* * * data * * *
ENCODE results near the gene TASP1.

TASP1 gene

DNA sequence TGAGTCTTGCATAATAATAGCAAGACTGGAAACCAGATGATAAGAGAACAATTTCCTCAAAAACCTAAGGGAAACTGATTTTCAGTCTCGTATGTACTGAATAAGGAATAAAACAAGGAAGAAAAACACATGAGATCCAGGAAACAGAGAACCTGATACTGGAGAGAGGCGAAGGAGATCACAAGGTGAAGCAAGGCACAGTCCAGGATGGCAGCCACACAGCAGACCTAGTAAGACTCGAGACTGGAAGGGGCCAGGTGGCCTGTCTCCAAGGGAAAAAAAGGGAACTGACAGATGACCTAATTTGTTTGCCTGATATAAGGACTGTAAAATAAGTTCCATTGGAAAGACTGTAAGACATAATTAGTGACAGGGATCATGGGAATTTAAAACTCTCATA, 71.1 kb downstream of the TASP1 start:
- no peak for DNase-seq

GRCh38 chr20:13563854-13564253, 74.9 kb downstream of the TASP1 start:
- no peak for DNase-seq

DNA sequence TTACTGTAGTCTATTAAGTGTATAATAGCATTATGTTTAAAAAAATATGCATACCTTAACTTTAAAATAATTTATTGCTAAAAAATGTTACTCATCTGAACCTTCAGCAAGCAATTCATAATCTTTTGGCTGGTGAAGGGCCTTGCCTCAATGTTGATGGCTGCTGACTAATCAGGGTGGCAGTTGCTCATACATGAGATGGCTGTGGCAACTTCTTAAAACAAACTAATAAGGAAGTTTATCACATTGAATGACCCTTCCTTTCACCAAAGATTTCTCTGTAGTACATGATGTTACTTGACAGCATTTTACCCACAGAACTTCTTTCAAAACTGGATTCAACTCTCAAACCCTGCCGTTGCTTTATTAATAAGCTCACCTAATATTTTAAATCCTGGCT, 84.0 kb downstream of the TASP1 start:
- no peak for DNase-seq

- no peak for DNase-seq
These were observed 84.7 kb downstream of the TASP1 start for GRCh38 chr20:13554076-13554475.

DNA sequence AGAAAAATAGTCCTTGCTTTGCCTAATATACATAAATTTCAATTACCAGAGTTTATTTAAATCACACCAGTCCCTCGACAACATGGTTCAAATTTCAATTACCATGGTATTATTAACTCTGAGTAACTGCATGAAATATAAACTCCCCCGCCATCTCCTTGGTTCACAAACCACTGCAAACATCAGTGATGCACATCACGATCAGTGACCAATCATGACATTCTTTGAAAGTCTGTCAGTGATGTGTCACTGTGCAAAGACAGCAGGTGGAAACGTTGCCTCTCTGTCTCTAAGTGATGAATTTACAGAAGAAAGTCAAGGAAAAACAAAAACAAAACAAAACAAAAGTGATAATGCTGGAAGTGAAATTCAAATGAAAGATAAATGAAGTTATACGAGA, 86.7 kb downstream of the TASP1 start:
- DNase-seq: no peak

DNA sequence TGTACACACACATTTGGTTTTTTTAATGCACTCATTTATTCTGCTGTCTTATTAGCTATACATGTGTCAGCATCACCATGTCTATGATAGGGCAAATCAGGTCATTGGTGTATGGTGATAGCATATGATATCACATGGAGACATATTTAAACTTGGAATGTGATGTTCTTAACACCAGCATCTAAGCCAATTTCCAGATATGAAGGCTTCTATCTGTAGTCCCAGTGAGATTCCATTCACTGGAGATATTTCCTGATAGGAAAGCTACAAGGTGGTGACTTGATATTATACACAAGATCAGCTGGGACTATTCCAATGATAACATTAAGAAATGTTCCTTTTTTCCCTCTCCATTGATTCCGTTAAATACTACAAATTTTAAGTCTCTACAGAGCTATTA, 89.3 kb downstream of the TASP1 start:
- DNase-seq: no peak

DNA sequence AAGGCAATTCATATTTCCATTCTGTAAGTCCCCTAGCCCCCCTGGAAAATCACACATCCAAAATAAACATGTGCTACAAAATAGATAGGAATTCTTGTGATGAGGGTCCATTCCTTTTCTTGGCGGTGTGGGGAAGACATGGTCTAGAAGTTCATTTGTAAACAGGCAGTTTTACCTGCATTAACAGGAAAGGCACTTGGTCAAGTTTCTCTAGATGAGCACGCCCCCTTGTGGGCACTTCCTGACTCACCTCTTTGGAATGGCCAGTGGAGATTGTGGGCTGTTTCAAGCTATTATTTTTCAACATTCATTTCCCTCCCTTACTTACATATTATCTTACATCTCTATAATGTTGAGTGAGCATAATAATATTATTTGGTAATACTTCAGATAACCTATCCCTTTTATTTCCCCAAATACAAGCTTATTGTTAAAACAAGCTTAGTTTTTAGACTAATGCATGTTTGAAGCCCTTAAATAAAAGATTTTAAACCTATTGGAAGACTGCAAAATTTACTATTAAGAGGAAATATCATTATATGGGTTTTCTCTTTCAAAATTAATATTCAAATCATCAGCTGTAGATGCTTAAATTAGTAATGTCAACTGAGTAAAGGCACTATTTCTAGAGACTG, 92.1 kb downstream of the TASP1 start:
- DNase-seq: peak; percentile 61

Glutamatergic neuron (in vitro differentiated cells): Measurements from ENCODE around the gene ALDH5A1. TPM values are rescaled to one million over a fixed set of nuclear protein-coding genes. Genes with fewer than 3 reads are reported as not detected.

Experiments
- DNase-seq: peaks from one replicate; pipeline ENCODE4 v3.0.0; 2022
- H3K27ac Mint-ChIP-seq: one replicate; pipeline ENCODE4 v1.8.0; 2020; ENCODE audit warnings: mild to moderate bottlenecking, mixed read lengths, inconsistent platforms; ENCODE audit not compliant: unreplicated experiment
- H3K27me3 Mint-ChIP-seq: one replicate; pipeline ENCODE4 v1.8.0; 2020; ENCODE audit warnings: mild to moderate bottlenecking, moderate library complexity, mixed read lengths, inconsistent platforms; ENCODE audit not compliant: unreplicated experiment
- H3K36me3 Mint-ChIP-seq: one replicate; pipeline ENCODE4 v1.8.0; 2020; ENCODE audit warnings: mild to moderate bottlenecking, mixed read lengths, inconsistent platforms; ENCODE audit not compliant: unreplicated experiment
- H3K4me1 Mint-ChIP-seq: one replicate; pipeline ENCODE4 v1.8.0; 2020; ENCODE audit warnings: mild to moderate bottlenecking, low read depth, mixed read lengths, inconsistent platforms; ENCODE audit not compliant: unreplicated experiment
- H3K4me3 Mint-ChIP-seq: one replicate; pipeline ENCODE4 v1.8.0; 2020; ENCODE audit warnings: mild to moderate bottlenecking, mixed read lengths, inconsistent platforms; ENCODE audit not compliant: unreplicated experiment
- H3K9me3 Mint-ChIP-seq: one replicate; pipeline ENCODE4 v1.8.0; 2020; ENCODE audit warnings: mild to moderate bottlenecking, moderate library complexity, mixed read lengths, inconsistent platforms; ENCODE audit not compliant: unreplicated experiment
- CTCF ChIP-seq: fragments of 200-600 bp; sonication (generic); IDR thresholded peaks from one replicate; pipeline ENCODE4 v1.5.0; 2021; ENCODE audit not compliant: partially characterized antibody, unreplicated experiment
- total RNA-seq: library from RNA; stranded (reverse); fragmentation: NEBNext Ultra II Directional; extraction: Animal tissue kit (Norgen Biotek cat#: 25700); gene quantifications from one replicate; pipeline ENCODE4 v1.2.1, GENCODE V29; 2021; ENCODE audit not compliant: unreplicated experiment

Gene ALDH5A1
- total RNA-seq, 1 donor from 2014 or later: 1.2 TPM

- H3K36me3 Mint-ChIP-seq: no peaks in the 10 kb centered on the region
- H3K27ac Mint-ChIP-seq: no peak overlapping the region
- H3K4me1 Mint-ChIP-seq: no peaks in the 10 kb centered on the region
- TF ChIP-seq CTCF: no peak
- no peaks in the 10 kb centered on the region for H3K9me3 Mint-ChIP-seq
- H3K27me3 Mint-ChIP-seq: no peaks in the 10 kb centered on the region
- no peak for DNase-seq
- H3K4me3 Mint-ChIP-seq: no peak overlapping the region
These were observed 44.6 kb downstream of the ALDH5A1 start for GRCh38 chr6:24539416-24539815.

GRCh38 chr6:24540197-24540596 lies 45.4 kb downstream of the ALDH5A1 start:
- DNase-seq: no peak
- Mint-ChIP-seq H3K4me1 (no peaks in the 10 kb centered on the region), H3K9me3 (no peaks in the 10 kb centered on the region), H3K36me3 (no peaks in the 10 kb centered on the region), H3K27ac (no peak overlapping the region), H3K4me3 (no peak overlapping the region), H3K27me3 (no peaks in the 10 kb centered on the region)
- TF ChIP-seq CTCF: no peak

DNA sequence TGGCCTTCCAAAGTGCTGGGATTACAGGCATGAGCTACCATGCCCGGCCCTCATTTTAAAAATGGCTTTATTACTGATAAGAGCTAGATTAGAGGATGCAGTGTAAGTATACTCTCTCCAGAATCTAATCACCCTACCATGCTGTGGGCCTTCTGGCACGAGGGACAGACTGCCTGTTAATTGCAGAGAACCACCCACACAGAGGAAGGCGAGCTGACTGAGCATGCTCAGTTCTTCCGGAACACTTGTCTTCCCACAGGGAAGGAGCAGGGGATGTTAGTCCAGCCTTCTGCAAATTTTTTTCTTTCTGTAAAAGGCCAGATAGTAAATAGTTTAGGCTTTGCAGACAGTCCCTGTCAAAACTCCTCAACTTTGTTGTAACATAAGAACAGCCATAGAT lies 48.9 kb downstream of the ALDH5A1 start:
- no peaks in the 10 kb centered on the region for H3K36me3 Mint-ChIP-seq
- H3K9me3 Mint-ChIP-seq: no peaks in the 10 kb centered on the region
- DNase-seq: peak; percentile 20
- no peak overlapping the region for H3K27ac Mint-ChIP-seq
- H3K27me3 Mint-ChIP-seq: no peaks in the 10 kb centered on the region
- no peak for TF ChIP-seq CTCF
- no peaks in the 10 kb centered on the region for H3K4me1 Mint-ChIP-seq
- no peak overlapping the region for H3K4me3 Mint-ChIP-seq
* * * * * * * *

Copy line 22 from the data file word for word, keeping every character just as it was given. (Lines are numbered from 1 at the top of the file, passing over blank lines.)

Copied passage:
- H3K36me3 Mint-ChIP-seq: one replicate; pipeline ENCODE4 v1.8.0; 2020; ENCODE audit warnings: mild to moderate bottlenecking, mixed read lengths, inconsistent platforms; ENCODE audit not compliant: unreplicated experiment